When considering three people, the vast range in confidence and self-esteem is dramatic. The first is confident, he directs conversation, is dominant in making sure his voice is heard, a clear extrovert, the source of energy for the group. The second is comfortable in sitting back and listening to others, he engages with ease, but is generally quiet, reserved and subtle in his approach. The third is reserved, he prefers to be away from the crowd, he is uncomfortable in large loud groups, while not quite awkward, he is out of his comfort zone.
Who are these three people? – They are all me. Loosely speaking, it is me at work, me with friends and then me in a large social setting. Is this a contradiction? Am I being inauthentic?
The Contradiction – Being Authentic
I get confused when people say you need to be your authentic self. Perhaps a fairer goal is to be an authentic version of yourself, we are complex beings. My personal goal, is to be the best authentic version of myself, given the situation. I can and will be better.
In examining this contradiction, I find three related and integrated terms, self-esteem, confidence and comfort.
To find the distinction (not that it is necessary), perhaps self-esteem is the source, then confidence is the projection of this self-esteem. Comfort is then the ease of the projection or perhaps the lack of resistance when projecting confidence. The zone where resistance is least, is naturally where we are most confident and consequently in our comfort zone. All can be faked, all are fragile. Very fragile.
Safety Nets – Protecting the Fragile
With this fragility, we build safety nets to protect our self-esteem. The strength of these safety nets determine our confidence and comfort, which then enables our behaviour. The strength of the nets are often highly dependent on our relationship with our parents and family, as this is our earliest dominant influence, it is also dependent on our social experiences, particularly in our childhood and of course our natural innate ability.
Advice to build self-esteem is as varied as externally seeking positive words and encouragement to the much used adage of “fake it, till you make it.” All to often we are looking to cultivate some intangible belief in ourselves which requires a high degree of faith, which is very fragile and easily shattered when we find contradictory evidence. Whether this evidence is real or just perspective becomes irrelevant.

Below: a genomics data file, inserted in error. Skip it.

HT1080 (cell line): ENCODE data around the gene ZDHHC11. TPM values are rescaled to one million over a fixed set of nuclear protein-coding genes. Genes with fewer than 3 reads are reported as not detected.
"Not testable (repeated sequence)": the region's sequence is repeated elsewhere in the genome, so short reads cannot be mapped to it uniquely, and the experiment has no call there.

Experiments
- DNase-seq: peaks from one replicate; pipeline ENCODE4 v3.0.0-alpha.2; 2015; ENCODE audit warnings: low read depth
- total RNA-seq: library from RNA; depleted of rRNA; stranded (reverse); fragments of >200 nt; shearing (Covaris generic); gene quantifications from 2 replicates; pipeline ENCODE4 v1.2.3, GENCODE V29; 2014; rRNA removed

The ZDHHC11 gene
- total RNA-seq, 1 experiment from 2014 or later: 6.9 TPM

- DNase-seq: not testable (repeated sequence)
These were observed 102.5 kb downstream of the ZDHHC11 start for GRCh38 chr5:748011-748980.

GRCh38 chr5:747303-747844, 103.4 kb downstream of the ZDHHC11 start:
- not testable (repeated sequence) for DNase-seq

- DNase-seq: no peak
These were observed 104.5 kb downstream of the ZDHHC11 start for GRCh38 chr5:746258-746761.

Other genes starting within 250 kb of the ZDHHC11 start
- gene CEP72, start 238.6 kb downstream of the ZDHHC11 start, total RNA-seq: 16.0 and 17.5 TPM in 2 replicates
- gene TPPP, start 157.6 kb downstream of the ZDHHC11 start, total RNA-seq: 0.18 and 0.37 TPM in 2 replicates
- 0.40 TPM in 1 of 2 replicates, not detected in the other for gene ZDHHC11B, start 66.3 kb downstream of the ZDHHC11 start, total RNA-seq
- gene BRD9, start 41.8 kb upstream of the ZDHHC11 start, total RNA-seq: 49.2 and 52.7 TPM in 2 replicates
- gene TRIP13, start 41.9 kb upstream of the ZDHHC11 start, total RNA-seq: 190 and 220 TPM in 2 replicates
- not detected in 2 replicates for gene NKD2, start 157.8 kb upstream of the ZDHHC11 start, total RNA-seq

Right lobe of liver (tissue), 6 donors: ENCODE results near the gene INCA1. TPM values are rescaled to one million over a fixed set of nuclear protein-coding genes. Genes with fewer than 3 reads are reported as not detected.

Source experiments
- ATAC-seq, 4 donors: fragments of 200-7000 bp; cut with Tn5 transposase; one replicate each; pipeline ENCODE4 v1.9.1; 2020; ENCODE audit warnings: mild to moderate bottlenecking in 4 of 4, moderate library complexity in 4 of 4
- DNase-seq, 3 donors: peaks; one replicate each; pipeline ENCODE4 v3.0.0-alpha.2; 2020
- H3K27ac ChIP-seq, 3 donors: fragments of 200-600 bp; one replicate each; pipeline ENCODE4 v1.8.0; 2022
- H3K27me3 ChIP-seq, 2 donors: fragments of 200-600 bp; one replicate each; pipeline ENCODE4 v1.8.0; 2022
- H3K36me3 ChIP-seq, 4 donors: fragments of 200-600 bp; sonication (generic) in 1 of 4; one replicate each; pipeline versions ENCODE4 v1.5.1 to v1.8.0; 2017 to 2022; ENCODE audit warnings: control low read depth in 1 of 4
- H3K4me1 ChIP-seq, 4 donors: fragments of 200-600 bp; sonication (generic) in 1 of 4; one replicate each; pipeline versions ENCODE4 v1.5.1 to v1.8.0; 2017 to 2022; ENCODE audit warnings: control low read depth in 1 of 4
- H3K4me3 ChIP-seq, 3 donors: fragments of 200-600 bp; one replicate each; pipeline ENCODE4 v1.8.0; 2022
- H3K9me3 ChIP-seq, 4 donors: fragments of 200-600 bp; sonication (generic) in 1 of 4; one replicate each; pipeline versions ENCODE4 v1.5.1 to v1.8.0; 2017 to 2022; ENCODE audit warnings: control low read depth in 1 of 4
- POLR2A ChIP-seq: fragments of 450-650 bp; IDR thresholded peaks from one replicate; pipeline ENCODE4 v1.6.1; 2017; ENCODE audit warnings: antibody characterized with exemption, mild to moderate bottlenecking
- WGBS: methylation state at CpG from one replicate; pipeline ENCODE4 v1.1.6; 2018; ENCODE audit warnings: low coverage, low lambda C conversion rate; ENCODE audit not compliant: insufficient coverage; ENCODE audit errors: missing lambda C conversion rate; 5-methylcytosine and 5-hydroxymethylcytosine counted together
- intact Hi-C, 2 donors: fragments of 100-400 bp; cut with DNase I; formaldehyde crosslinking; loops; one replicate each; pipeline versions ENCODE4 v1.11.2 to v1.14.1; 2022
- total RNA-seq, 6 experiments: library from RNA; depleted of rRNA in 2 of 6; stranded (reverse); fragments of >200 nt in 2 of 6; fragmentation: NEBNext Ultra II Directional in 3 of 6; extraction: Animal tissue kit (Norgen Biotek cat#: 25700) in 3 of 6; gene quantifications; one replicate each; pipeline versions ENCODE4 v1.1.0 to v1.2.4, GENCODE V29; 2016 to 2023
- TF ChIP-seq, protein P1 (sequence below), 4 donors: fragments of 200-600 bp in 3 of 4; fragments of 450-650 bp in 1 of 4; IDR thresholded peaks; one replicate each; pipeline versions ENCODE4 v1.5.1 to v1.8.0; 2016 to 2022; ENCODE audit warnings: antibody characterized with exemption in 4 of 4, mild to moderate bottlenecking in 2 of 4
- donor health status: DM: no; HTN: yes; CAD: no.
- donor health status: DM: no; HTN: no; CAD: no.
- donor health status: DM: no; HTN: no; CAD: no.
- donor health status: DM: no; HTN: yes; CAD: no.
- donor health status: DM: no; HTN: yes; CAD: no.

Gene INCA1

Seeking Evidence – Feed, Practice, Portray, Recognise and Experiment
If evidence can shatter our self-esteem, then by this logic, surely a better method for growing self-esteem and reinforcing our safety nets is to seek or even generate evidence that this belief is valid, rather than weakly attempt to cultivate this belief through faith. Like testing a bridge that looks unstable by touch and then reinforcing as needed, would generate far more confidence than evaluating its resilience by sight alone. I can have faith I can do something or I can practice until I know I can.
A more practical and internally controlled method is then to develop the evidence that the confidence is warranted. This can be done by:
- Feeding the self-esteem – Wear the clothes, be around positive people, read extensively.
- Practising feeling uncomfortable when in inconsequential situations – pretty soon we begin to realise people are dealing with their own difficulties.
- Portray the actor – Our tastes and perspectives change more over time than we often realise. Srikumar Rao recommends recognising that you are portraying the role of an actor. That way you can objectively reflect on your actions as a neutral observer. With casual interest. It then becomes easier to fake confidence. The chicken, in time, becomes the egg.
- Recognise we are all faking it – That beautiful person realises their beauty will fade, they question if people even care who they are or about their opinions. Impostor syndrome is so prevalent, that I’m not even sure calling it a syndrome is accurate. When we realise that other people are faking it, it takes the pressure off.
- See life as a series of experiments – If you see life as a series of experiments, you can try new things and never fail, as no experiment is a failure. Provided you learn from the experience, then you grow. The reality is that most failures that are in our control are inconsequential or at the least reversible.
I have taught myself to laugh at mistakes I make, pretty soon the embarrassment dissipates, the world does not end. I learn, I am better. My self-esteem grows.